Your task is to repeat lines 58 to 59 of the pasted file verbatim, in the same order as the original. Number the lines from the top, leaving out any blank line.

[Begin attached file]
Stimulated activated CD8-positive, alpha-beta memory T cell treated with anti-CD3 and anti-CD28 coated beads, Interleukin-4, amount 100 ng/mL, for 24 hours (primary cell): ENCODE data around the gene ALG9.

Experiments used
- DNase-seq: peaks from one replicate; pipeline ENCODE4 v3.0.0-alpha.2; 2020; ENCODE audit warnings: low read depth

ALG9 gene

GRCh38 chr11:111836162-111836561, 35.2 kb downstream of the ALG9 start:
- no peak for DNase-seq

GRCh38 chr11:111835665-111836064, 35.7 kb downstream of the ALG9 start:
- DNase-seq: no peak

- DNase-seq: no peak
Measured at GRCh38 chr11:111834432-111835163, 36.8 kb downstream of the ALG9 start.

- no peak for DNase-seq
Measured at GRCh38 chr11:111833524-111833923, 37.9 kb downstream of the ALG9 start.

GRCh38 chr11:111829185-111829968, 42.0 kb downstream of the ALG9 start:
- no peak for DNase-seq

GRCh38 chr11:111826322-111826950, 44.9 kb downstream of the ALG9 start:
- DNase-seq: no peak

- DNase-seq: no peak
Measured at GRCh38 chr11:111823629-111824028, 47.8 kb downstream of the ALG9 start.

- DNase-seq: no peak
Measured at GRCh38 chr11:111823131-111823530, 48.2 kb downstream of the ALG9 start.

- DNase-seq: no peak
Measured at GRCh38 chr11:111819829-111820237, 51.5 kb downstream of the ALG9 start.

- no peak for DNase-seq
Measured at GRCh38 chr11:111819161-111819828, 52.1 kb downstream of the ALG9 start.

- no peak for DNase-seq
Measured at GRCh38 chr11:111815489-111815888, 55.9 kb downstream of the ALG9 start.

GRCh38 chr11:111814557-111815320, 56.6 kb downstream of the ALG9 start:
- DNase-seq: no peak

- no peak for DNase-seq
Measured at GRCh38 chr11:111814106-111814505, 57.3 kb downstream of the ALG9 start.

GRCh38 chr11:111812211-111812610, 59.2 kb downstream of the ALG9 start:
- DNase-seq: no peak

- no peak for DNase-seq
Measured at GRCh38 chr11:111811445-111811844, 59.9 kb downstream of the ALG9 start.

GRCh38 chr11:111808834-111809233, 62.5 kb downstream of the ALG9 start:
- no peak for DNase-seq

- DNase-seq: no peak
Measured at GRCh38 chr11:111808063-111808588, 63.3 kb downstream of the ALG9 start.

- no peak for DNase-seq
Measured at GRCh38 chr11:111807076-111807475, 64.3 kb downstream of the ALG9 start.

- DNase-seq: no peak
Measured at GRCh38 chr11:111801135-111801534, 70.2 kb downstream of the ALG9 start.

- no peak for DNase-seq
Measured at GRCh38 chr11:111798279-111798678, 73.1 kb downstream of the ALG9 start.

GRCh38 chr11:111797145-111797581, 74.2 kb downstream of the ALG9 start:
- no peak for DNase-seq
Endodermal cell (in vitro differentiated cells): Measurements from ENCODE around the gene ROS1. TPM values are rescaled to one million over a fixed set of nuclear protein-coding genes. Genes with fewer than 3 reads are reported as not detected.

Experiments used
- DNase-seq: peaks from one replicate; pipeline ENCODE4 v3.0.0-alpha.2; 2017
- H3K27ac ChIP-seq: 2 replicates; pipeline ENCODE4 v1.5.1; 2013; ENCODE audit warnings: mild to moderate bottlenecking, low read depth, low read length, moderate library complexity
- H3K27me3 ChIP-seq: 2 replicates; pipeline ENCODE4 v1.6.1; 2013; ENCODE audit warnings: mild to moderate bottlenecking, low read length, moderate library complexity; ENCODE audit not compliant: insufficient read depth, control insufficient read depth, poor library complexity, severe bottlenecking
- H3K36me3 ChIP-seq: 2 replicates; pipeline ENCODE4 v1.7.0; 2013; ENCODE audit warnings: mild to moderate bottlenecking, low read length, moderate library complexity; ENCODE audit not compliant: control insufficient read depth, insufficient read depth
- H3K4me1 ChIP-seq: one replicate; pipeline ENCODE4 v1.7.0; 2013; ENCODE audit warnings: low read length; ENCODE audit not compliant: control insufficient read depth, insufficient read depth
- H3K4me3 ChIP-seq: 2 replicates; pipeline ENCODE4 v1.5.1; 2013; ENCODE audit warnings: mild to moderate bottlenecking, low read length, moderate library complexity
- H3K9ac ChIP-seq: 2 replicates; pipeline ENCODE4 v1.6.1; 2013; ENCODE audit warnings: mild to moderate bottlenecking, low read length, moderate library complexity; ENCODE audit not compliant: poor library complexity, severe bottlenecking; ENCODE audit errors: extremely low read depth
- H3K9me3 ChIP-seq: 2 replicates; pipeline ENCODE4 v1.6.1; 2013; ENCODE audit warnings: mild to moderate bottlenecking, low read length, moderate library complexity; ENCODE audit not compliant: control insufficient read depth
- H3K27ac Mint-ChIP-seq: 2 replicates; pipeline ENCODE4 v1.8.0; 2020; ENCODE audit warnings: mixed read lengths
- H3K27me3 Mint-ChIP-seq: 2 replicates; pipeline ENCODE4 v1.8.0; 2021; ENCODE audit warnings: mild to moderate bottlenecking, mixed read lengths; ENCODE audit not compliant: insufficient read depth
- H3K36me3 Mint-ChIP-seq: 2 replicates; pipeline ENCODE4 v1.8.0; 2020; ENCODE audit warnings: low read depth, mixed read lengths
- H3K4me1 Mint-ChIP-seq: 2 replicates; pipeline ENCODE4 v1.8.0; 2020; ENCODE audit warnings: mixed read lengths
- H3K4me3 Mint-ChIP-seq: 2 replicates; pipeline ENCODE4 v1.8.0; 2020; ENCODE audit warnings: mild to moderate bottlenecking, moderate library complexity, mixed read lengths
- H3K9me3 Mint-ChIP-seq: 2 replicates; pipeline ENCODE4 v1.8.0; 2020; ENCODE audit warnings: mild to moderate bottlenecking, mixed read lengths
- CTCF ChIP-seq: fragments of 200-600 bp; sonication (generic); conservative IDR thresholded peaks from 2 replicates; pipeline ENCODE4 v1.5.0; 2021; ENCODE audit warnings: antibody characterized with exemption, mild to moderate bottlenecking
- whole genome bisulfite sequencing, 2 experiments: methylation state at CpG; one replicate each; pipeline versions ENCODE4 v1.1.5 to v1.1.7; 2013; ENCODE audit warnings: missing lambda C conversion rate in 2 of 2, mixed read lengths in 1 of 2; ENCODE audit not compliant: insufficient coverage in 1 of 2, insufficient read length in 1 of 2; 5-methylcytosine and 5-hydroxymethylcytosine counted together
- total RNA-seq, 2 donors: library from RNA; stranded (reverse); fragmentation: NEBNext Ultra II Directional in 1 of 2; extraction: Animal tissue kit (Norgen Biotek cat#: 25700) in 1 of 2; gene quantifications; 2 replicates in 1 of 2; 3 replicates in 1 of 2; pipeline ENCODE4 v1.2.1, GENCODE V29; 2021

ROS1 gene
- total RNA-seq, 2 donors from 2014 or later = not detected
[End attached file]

- H3K27me3 Mint-ChIP-seq: 2 replicates; pipeline ENCODE4 v1.8.0; 2021; ENCODE audit warnings: mild to moderate bottlenecking, mixed read lengths; ENCODE audit not compliant: insufficient read depth
- H3K36me3 Mint-ChIP-seq: 2 replicates; pipeline ENCODE4 v1.8.0; 2020; ENCODE audit warnings: low read depth, mixed read lengths